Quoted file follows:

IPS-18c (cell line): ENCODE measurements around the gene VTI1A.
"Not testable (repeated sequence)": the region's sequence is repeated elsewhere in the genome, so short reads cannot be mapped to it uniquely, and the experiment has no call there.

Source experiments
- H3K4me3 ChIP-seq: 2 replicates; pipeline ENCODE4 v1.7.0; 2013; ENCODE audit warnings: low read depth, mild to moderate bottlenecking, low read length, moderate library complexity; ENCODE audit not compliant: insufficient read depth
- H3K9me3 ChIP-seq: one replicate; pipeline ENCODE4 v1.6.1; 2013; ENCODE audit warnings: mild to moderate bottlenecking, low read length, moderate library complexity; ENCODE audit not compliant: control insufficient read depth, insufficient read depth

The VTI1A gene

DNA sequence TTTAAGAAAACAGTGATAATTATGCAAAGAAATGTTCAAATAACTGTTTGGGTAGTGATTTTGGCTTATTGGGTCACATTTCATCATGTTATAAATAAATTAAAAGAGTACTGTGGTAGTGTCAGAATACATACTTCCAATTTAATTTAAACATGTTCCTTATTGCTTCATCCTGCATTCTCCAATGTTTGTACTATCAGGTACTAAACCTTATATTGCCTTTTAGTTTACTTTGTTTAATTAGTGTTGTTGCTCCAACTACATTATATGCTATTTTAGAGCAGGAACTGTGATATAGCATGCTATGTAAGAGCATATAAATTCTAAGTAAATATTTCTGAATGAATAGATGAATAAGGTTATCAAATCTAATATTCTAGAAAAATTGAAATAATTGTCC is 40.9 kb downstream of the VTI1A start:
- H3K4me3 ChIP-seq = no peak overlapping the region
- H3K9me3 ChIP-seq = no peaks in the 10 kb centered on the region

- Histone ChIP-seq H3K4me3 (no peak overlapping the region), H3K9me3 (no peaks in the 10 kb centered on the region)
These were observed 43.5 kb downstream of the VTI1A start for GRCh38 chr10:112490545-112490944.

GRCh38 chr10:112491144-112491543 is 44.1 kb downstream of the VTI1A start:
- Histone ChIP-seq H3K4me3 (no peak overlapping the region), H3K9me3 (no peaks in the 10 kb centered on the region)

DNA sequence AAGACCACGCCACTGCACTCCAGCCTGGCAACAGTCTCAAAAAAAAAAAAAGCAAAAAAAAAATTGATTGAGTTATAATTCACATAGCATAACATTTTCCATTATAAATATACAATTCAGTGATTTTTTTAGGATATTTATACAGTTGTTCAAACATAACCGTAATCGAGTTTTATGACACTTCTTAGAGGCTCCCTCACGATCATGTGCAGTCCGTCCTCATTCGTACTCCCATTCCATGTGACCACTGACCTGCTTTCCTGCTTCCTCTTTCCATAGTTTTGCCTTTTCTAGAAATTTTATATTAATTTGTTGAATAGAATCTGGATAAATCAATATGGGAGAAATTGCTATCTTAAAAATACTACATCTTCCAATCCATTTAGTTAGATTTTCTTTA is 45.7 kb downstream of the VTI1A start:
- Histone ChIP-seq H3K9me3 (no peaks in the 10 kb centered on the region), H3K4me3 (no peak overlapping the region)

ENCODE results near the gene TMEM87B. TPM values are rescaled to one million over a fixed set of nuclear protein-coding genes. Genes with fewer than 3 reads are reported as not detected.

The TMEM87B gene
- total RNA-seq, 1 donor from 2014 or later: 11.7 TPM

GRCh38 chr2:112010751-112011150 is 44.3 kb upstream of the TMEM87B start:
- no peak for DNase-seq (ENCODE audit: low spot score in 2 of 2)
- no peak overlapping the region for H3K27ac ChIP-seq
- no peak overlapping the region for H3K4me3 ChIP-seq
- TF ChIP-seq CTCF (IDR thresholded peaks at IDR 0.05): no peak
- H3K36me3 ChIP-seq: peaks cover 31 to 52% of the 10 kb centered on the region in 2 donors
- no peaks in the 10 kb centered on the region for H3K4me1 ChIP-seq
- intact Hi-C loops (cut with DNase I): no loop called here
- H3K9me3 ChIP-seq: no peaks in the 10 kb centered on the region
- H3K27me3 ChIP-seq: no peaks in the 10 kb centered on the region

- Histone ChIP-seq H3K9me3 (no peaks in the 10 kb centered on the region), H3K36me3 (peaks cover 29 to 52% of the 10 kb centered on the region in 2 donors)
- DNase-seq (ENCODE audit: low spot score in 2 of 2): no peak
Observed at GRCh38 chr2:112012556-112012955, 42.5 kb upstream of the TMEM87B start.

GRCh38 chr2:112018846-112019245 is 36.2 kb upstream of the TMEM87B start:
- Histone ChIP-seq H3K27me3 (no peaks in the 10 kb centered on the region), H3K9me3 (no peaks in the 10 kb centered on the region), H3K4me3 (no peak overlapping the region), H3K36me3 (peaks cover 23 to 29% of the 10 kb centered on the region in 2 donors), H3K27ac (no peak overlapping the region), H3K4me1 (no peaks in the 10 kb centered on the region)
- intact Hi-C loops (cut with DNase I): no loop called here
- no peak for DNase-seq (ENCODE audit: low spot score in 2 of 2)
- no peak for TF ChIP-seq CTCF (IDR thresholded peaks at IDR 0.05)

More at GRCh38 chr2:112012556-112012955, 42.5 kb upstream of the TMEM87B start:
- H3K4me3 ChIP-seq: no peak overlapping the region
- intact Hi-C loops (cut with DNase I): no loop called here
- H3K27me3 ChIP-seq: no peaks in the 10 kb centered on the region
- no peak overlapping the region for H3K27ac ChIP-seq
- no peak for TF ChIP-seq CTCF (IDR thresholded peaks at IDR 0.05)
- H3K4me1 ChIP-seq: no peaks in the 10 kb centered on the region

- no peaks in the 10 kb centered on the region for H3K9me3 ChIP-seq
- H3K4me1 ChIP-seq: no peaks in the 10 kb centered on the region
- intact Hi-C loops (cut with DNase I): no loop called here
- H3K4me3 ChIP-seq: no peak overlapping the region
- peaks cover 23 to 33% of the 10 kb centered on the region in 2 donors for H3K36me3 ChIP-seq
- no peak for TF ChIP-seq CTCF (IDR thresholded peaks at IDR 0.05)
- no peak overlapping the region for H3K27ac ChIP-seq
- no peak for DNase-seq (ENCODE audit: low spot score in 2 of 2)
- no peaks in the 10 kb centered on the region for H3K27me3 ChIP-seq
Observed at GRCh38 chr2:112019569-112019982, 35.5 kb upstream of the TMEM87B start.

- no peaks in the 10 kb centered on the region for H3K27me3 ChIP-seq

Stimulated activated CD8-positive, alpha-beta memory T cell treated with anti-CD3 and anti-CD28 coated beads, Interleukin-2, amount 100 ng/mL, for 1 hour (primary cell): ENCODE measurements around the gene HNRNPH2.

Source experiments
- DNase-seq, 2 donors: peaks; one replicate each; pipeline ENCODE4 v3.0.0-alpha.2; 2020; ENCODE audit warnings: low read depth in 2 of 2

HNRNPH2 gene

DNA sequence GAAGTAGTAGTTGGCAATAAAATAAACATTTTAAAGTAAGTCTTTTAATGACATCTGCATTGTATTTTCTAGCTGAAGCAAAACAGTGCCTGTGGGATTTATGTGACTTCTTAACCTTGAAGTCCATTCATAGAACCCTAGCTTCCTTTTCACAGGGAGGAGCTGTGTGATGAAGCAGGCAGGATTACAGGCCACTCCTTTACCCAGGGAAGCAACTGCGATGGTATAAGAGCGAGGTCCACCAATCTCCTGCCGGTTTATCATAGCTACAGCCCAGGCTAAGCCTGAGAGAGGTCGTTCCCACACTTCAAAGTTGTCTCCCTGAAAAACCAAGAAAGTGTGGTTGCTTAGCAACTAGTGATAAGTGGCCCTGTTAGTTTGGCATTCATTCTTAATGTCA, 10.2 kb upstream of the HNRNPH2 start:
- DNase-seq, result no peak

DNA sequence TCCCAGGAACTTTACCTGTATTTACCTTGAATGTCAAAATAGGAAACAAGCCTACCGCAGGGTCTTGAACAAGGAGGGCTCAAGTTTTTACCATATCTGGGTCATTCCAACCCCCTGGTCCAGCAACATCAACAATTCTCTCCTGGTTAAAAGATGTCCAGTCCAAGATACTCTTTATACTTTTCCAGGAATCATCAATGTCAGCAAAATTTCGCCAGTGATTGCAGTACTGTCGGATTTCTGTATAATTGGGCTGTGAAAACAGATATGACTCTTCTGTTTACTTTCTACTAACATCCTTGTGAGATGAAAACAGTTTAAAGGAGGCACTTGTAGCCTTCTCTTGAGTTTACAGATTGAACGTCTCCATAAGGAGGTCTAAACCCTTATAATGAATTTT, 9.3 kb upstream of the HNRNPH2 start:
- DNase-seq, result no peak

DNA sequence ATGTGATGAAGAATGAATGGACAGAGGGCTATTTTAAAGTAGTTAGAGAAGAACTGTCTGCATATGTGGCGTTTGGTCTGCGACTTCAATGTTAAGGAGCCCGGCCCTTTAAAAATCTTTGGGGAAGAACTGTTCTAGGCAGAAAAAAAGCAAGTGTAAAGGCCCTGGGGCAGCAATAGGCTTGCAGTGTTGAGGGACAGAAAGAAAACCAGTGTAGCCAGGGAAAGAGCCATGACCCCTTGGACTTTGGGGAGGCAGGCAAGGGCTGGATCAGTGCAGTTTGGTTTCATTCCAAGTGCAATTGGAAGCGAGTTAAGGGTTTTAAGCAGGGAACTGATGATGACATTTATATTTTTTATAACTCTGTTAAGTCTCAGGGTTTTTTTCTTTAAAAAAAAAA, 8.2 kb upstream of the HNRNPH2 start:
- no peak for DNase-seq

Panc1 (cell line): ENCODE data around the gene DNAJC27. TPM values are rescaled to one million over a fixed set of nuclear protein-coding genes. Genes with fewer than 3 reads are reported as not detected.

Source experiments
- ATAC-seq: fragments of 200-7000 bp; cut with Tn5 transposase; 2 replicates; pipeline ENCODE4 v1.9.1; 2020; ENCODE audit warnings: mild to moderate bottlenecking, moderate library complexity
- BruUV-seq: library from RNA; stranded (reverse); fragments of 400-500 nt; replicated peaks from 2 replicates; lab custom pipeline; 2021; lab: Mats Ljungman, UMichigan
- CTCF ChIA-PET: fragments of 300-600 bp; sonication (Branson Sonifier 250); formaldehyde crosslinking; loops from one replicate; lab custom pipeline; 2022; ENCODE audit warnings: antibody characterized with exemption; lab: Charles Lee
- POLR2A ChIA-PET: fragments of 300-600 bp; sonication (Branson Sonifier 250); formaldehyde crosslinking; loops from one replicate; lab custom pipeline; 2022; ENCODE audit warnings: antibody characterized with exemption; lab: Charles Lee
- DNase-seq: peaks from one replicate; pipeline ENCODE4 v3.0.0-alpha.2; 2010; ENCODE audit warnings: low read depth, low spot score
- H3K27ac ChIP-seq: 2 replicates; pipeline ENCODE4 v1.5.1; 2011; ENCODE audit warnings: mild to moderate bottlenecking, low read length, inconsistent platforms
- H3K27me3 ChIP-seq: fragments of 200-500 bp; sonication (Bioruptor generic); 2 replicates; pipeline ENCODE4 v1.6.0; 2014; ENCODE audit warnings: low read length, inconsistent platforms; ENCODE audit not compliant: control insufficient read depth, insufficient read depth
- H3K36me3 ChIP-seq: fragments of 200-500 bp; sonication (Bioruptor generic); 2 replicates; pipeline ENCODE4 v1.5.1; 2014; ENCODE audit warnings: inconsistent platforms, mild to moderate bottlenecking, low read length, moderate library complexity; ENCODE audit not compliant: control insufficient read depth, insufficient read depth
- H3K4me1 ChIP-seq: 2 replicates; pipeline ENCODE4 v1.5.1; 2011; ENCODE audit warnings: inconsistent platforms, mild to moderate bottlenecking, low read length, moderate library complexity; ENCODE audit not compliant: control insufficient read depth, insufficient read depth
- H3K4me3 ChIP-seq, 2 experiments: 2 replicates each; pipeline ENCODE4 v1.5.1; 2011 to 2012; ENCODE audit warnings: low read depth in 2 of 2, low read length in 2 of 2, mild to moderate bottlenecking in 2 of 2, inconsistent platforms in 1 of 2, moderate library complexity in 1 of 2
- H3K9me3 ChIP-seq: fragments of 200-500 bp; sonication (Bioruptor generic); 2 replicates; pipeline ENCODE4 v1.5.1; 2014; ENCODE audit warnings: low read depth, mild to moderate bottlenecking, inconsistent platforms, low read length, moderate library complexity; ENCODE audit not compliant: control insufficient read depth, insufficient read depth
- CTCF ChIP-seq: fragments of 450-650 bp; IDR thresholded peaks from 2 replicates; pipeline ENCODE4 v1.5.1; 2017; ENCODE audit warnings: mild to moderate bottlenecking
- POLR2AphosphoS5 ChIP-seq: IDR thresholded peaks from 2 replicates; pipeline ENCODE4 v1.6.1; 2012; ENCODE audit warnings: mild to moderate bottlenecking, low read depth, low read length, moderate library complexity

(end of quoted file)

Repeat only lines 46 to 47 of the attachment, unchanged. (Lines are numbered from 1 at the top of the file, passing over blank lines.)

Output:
- intact Hi-C loops (cut with DNase I): no loop called here
- H3K4me3 ChIP-seq: no peak overlapping the region